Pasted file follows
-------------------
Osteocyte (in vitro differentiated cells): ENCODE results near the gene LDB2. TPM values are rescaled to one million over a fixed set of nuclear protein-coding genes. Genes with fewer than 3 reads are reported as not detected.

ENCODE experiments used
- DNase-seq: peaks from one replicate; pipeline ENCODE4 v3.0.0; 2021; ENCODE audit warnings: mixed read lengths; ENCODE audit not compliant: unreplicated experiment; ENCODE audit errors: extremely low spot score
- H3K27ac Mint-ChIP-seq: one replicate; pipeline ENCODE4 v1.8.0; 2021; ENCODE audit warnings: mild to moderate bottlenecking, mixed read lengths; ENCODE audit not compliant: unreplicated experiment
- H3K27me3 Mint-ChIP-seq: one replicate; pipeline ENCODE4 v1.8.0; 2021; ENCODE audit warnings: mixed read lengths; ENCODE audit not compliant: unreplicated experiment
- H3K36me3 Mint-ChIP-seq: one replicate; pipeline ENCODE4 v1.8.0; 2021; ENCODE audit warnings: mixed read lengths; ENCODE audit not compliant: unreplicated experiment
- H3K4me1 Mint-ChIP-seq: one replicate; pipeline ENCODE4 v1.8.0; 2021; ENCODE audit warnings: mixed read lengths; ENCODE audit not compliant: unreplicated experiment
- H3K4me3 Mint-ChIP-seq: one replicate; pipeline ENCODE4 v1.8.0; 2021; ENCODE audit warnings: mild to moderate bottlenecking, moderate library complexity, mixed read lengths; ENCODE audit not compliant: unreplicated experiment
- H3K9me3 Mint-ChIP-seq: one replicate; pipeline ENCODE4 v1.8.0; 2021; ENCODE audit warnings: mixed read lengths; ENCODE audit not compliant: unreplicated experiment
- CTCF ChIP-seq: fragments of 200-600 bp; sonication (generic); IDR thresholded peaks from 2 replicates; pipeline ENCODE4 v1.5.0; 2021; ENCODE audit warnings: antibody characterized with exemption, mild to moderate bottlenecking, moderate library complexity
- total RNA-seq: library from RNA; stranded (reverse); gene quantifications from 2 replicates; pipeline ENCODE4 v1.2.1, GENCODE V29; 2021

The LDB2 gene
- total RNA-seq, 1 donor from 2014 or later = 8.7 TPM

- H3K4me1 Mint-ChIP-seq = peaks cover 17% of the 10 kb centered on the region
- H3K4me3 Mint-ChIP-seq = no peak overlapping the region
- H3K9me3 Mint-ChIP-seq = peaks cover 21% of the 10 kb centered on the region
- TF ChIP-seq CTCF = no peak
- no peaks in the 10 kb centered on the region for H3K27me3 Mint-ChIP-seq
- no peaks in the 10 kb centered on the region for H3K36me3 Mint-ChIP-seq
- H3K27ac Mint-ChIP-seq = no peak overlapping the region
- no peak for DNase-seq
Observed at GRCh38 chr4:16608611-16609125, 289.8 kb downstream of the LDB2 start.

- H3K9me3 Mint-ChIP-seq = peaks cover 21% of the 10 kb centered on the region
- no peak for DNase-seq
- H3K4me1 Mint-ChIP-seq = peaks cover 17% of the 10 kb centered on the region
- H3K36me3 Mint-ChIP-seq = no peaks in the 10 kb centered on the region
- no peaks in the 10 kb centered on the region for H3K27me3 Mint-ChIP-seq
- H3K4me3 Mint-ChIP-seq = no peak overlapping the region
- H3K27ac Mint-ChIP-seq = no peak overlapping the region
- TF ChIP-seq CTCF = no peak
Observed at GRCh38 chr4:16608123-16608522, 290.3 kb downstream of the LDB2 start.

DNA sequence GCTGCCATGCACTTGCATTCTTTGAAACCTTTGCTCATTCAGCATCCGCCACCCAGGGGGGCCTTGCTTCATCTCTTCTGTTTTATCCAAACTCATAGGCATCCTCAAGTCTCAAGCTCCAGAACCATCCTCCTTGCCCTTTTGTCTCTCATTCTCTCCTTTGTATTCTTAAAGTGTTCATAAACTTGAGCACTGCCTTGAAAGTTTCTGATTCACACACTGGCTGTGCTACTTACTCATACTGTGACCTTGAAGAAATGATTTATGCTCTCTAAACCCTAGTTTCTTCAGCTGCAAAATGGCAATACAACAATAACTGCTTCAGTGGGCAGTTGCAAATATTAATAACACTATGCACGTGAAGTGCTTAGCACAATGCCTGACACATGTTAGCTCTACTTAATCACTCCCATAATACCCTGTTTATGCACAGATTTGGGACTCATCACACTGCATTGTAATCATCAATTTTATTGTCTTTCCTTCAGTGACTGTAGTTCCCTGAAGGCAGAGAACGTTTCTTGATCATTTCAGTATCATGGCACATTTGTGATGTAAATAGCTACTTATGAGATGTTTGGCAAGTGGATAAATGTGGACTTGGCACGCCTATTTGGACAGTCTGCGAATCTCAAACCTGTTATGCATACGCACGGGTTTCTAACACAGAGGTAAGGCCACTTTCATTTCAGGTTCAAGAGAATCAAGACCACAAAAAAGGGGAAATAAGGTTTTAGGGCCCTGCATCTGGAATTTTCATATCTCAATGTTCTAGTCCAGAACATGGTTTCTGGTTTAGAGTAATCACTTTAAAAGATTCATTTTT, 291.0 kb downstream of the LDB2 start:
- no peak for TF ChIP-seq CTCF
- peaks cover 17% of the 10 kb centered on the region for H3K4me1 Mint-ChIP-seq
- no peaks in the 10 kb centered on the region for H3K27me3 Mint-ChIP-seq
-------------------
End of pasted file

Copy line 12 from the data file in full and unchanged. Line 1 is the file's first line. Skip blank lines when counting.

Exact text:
The LDB2 gene